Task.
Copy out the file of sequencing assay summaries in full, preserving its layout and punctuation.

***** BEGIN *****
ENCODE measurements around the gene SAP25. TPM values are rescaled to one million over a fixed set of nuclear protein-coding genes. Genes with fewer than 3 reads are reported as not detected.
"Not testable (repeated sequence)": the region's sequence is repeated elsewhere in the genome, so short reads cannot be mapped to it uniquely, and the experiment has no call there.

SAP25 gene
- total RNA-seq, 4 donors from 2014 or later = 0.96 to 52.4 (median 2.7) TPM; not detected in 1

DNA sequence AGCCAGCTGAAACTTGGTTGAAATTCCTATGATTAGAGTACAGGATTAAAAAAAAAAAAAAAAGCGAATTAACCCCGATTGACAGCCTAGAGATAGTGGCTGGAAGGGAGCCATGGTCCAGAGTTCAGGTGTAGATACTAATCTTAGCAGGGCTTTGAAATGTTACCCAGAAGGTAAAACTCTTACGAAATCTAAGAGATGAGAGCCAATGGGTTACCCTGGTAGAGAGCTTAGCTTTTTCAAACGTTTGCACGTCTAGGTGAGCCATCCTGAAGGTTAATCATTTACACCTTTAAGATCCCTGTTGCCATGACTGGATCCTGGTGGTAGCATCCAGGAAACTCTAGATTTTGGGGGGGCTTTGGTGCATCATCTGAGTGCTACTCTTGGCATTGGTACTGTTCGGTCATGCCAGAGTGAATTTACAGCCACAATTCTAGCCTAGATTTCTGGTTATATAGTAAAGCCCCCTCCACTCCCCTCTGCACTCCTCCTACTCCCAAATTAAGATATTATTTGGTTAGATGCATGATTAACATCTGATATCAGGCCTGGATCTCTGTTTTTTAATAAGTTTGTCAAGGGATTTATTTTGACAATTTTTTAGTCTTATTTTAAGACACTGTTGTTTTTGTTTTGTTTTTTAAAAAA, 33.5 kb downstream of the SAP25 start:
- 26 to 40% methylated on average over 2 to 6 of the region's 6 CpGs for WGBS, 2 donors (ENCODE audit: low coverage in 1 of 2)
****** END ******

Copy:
ENCODE measurements around the gene SAP25. TPM values are rescaled to one million over a fixed set of nuclear protein-coding genes. Genes with fewer than 3 reads are reported as not detected.
"Not testable (repeated sequence)": the region's sequence is repeated elsewhere in the genome, so short reads cannot be mapped to it uniquely, and the experiment has no call there.

SAP25 gene
- total RNA-seq, 4 donors from 2014 or later = 0.96 to 52.4 (median 2.7) TPM; not detected in 1

DNA sequence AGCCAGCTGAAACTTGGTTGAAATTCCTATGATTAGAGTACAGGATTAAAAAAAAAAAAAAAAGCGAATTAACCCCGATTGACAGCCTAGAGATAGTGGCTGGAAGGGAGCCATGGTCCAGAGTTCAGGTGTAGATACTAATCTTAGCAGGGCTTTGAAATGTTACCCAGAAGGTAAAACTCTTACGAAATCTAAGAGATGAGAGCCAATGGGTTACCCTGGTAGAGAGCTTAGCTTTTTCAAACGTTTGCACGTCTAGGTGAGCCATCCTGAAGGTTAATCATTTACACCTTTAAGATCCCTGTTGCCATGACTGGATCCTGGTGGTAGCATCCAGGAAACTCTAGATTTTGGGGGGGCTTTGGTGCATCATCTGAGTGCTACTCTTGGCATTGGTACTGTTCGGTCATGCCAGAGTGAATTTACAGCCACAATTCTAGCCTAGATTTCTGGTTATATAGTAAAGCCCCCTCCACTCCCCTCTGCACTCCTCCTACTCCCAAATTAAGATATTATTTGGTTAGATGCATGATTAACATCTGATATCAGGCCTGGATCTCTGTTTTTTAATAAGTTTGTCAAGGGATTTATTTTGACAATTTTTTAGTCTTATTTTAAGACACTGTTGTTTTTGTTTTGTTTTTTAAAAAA, 33.5 kb downstream of the SAP25 start:
- 26 to 40% methylated on average over 2 to 6 of the region's 6 CpGs for WGBS, 2 donors (ENCODE audit: low coverage in 1 of 2)